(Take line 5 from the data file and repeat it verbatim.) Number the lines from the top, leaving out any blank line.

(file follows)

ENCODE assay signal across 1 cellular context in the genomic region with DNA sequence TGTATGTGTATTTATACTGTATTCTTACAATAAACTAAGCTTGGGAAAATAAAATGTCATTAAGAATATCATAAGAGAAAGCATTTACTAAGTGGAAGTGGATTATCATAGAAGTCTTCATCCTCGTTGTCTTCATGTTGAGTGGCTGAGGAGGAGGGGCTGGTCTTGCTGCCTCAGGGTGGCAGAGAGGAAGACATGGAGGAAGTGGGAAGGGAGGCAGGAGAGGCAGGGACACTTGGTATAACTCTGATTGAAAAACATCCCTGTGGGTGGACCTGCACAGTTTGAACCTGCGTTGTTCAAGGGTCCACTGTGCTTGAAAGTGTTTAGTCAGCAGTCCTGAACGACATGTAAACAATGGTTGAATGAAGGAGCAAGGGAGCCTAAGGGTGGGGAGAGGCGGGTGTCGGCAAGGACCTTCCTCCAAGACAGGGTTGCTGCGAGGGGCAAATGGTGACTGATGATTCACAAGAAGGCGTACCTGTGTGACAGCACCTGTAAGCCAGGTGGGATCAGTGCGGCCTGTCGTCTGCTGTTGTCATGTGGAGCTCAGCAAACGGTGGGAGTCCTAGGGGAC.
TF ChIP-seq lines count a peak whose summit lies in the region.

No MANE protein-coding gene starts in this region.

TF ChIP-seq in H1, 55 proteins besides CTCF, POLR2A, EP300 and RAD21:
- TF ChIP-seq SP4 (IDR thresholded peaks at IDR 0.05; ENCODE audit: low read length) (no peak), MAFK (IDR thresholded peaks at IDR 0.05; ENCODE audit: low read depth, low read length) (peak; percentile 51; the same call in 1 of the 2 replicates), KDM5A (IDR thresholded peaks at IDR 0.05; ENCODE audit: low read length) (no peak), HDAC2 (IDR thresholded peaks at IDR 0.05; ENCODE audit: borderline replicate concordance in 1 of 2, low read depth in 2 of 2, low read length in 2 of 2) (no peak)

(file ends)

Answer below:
- TF ChIP-seq SP4 (IDR thresholded peaks at IDR 0.05; ENCODE audit: low read length) (no peak), MAFK (IDR thresholded peaks at IDR 0.05; ENCODE audit: low read depth, low read length) (peak; percentile 51; the same call in 1 of the 2 replicates), KDM5A (IDR thresholded peaks at IDR 0.05; ENCODE audit: low read length) (no peak), HDAC2 (IDR thresholded peaks at IDR 0.05; ENCODE audit: borderline replicate concordance in 1 of 2, low read depth in 2 of 2, low read length in 2 of 2) (no peak)